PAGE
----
A mixed-race boxer in Manila tries to undo the wrongs wrought by a fixed fight in “Beast.” Promising debut feature for brothers Tom and Sam McKeith captures that city’s humid, teeming life with atmospheric familiarity, while its not particularly complex character writing and narrative get an additional boost by newcomer Chad McKinney’s lead performance. In nearly every scene, and with relatively little dialogue, he delivers a strong, thoughtful screen presence that lends “Beast” its substance. Beyond New Director-type showcases, commercial exposure will likely skew toward streaming sales.
Pugilist Jaime Grey (McKinney) has his hands full looking after ne’er-do-well American father/manager Rick (Garret Dillahunt). While the family’s Filipina matriarch is apparently working abroad — and, judging from the evidence of her occasional brief phone calls, eager to keep a cautious distance, even psychologically, from her menfolk — the interdependent father and son have a lopsided relationship, as Junior is clearly accustomed to supporting his rather hapless, drink-prone elder, monetarily and otherwise. Still, he abides by dad’s decisions. That proves a bad idea when he agrees to cheat in the ring (where he’s known as “The Beast”) by putting hard plaster inside his glove to ensure a bout win.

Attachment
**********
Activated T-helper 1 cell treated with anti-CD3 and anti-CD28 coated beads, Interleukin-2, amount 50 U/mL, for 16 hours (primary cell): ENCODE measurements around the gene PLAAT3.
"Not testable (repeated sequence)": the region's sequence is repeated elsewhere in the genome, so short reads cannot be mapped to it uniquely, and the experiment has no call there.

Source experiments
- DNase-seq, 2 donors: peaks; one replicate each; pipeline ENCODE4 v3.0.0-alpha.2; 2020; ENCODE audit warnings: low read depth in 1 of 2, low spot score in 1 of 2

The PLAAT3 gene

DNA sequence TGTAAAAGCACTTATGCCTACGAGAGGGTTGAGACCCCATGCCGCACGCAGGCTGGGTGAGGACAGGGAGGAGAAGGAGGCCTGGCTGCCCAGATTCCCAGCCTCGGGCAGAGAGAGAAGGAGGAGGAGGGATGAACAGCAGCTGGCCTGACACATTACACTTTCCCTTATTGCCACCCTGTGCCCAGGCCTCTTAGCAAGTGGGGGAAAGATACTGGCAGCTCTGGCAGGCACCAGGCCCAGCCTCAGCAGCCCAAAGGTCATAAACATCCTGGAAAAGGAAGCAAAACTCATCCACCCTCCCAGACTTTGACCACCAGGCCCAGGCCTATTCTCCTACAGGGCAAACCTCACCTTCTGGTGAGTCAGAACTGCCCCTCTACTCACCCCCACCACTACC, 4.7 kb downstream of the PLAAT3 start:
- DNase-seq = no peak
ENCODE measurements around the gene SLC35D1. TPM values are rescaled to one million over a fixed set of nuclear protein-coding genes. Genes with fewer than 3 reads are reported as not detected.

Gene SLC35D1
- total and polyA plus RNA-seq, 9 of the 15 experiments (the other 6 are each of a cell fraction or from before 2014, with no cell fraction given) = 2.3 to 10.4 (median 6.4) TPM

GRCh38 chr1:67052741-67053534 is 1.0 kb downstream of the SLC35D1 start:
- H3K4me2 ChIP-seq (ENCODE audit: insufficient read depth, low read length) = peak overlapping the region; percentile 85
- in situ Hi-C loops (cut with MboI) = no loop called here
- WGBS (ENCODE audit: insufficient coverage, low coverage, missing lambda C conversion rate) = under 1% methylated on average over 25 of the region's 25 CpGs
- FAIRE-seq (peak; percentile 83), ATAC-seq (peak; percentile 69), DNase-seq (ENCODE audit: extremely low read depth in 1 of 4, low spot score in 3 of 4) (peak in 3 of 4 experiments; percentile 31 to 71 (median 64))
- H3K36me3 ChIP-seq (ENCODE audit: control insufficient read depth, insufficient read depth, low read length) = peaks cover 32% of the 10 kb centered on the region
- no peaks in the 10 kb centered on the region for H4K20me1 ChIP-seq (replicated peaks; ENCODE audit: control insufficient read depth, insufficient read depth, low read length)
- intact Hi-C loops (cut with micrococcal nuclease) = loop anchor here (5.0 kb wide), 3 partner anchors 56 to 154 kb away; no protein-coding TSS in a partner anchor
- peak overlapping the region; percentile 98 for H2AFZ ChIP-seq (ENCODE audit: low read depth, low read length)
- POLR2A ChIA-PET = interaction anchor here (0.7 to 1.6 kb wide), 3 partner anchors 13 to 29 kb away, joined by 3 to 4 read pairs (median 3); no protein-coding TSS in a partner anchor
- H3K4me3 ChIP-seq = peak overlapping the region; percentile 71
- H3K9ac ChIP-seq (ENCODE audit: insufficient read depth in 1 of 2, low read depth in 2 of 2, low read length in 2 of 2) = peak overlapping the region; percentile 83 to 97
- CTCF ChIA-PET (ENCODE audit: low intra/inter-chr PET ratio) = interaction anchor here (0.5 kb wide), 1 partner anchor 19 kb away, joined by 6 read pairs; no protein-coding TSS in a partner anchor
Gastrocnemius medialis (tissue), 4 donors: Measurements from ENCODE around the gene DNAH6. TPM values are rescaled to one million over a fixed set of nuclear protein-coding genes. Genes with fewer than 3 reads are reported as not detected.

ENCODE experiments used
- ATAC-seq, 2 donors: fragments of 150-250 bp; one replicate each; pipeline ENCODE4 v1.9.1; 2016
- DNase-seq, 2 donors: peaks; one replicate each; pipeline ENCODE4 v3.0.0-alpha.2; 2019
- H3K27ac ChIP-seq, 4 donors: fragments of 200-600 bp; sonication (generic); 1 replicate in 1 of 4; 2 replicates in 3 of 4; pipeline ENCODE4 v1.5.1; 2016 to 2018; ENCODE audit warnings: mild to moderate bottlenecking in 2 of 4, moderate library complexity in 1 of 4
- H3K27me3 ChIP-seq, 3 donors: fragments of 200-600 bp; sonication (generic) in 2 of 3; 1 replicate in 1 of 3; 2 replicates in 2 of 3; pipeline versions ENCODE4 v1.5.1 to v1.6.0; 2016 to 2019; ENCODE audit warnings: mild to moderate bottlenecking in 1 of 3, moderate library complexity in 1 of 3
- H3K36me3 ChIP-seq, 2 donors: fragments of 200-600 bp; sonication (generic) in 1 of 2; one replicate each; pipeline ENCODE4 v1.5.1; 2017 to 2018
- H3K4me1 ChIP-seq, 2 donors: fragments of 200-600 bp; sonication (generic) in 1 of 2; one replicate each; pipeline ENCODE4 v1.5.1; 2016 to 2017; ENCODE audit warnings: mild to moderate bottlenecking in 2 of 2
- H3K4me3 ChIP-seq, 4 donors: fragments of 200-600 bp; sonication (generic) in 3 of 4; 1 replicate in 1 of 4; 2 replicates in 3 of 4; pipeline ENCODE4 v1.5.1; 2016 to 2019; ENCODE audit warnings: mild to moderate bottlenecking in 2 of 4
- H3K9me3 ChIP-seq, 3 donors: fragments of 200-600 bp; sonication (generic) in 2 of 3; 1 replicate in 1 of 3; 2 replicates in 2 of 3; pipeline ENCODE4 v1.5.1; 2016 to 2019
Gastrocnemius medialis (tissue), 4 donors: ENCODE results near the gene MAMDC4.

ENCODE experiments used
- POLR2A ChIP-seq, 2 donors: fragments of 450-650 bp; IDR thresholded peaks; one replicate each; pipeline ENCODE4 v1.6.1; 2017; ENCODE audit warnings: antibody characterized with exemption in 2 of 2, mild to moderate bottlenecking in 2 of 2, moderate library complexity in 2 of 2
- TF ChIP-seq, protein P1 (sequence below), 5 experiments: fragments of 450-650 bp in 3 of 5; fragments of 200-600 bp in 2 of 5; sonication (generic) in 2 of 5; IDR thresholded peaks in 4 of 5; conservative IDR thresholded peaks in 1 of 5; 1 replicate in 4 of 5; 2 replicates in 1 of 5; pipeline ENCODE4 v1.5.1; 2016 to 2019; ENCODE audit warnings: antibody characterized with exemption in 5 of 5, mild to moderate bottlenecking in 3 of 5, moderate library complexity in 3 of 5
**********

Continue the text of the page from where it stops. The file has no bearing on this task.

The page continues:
The resulting very hard hits hospitalize his opponent, who later dies from the injuries. Stricken with remorse, Jaime leaves his father sleeping off a night’s post-match revelry while he tracks down the victim’s widow, Divina (Angeli Bayani), offering money she refuses to take. Later he learns shady crime boss/fight fixer Danny (Will Jaymes) means to silence the woman (who suspects foul play) permanently, so he drags her and her young son Alvern (Whyzel Myo Indonto) from their slum flat to a hotel room, intending to send them off into the country and presumed safety the next day.
Grieving and furious, Divina is not happy to be stuck with her husband’s semi-accidental killer, refusing to assuage his guilty conscience. Meanwhile Jaime fends off frantic calls from Rick (who’d gladly sacrifice his son’s reluctant charges to save his own skin), eludes Danny’s goons and burns off tension with his own drunken misbehavior.
Though the protagonist’s feelings are seldom articulated (let alone his and dad’s backstory), the brawny but expressive McKinney communicates an innate goodness that has seemingly evolved without much adult guidance. When Jamie makes a climactic sacrifice simply in order to do the right thing, it doesn’t feel contrived because the thesp has already persuaded us that this character’s convictions might lead him that far.
Nevertheless, screenplay could have used a bit more eventfulness and detail. While appreciable as a thriller concept treated in slice-of-life terms, pic ultimately feels more amorphous in narrative terms than strictly beneficial. Still, the McKeith siblings’ observations of street life supply consistent interest in a generally well-tuned package highlighted by Mike Steel’s largely nocturnal widescreen lensing. “Beast’s” immediacy is given a boost by the absence of any original score, with only overheard music surfacing in the ambient sound design.